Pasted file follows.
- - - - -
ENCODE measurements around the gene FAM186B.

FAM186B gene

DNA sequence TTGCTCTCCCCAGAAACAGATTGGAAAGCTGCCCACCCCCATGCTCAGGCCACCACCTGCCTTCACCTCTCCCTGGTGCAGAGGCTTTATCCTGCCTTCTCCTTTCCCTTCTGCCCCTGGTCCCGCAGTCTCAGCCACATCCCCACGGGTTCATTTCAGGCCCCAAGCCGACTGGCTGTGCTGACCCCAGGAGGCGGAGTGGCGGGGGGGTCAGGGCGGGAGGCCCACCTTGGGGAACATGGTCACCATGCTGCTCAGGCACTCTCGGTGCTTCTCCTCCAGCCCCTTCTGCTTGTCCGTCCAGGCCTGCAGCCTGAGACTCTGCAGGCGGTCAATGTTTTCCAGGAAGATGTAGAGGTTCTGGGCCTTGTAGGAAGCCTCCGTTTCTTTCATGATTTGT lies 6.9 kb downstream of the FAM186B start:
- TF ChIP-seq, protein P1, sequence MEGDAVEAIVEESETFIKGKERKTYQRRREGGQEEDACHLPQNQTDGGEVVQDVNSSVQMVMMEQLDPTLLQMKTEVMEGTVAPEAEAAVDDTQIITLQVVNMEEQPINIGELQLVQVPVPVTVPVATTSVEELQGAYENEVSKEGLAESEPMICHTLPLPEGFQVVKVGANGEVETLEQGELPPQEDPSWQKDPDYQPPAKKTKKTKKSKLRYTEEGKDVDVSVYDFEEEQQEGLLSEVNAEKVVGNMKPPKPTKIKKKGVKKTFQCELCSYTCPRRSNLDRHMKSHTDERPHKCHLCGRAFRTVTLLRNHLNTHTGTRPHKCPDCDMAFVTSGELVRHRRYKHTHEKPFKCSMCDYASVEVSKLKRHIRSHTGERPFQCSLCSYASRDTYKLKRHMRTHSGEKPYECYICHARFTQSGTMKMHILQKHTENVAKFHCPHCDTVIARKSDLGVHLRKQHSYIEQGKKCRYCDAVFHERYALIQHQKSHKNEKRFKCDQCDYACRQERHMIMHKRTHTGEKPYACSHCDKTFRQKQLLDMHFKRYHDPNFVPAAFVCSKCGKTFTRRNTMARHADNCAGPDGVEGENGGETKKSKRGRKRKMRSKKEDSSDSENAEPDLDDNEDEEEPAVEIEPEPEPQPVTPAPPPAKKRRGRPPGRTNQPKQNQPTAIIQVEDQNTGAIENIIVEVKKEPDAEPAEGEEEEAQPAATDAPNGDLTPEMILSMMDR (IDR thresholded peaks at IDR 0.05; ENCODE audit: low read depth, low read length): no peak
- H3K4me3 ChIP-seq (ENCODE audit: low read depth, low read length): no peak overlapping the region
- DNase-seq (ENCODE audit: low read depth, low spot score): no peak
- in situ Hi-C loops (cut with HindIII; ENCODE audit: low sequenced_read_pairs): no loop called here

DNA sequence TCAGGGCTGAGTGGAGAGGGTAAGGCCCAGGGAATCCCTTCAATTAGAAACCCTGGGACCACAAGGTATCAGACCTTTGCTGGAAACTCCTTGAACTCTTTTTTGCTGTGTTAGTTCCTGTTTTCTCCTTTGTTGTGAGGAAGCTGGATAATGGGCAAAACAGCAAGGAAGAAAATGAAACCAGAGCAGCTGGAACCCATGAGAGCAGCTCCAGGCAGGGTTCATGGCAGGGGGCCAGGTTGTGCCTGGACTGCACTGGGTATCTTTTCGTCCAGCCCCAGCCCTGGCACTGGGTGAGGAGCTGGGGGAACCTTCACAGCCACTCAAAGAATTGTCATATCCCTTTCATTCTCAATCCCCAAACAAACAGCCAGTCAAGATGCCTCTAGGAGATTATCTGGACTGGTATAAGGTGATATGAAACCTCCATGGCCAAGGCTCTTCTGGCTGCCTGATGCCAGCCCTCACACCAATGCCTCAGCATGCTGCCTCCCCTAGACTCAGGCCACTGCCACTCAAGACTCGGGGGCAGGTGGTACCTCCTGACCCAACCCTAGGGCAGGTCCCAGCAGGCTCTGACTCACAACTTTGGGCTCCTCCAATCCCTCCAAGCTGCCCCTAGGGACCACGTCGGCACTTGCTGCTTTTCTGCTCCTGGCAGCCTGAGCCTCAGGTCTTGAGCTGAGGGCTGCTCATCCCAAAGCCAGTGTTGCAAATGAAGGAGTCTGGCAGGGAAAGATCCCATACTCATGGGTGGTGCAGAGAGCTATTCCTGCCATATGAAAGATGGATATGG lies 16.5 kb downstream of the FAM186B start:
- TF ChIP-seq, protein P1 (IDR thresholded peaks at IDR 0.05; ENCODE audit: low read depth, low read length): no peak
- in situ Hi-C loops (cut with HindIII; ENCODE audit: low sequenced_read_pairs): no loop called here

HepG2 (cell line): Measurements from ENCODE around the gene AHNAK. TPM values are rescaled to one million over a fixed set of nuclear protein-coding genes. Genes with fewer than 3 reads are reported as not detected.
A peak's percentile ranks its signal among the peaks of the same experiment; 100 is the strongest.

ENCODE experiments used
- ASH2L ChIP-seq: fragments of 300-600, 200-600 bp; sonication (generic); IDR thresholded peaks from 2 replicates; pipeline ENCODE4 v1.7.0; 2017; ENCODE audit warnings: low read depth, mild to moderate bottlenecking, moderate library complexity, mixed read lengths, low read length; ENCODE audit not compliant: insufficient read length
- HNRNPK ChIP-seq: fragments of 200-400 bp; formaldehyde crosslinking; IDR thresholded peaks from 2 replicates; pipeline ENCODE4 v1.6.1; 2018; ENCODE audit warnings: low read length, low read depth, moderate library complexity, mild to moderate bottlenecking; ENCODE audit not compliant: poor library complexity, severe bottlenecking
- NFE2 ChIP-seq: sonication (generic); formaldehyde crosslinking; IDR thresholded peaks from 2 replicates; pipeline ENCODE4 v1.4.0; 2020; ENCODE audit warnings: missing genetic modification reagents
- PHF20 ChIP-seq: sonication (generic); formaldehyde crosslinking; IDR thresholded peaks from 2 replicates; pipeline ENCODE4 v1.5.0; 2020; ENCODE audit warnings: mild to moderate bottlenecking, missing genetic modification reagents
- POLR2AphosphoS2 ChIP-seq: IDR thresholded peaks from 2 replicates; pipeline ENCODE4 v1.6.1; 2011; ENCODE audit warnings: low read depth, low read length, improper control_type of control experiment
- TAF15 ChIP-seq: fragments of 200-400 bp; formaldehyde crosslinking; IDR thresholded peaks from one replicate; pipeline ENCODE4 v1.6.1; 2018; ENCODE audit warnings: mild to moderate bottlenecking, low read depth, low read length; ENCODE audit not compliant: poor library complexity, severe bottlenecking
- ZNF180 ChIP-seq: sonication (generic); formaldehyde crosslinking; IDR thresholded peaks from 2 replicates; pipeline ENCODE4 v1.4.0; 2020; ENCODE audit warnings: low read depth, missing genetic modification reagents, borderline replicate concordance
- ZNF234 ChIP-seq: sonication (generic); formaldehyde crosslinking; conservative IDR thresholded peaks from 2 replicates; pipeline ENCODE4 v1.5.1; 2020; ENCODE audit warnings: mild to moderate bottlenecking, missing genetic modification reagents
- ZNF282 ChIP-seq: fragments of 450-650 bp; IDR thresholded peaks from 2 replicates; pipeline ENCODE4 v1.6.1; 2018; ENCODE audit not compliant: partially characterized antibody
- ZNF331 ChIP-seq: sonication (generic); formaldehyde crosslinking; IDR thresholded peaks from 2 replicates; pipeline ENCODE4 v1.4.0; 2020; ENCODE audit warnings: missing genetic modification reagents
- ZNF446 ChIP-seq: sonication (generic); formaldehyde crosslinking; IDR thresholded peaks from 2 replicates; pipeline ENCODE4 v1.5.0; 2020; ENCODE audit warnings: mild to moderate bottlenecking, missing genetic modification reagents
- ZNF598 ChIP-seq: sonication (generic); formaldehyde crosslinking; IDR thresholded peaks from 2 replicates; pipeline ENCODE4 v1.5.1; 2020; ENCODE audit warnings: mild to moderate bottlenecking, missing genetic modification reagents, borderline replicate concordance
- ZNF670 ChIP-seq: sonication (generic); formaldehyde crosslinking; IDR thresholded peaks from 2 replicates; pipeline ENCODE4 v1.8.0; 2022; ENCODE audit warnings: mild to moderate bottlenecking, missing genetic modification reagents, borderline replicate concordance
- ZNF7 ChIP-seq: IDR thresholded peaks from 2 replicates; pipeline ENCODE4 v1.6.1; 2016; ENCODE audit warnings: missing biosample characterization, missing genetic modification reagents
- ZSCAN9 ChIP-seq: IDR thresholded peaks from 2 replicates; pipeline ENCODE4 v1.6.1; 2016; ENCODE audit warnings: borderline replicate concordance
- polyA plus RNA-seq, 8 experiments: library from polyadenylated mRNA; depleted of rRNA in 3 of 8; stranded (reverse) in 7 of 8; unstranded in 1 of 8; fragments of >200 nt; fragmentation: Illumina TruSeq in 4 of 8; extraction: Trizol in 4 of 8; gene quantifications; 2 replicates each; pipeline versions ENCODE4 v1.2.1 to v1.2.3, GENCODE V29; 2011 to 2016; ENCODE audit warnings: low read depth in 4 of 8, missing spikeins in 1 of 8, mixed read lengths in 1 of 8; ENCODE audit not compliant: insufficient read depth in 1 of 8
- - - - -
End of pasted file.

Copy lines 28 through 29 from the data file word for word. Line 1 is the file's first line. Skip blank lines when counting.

- ZSCAN9 ChIP-seq: IDR thresholded peaks from 2 replicates; pipeline ENCODE4 v1.6.1; 2016; ENCODE audit warnings: borderline replicate concordance
- polyA plus RNA-seq, 8 experiments: library from polyadenylated mRNA; depleted of rRNA in 3 of 8; stranded (reverse) in 7 of 8; unstranded in 1 of 8; fragments of >200 nt; fragmentation: Illumina TruSeq in 4 of 8; extraction: Trizol in 4 of 8; gene quantifications; 2 replicates each; pipeline versions ENCODE4 v1.2.1 to v1.2.3, GENCODE V29; 2011 to 2016; ENCODE audit warnings: low read depth in 4 of 8, missing spikeins in 1 of 8, mixed read lengths in 1 of 8; ENCODE audit not compliant: insufficient read depth in 1 of 8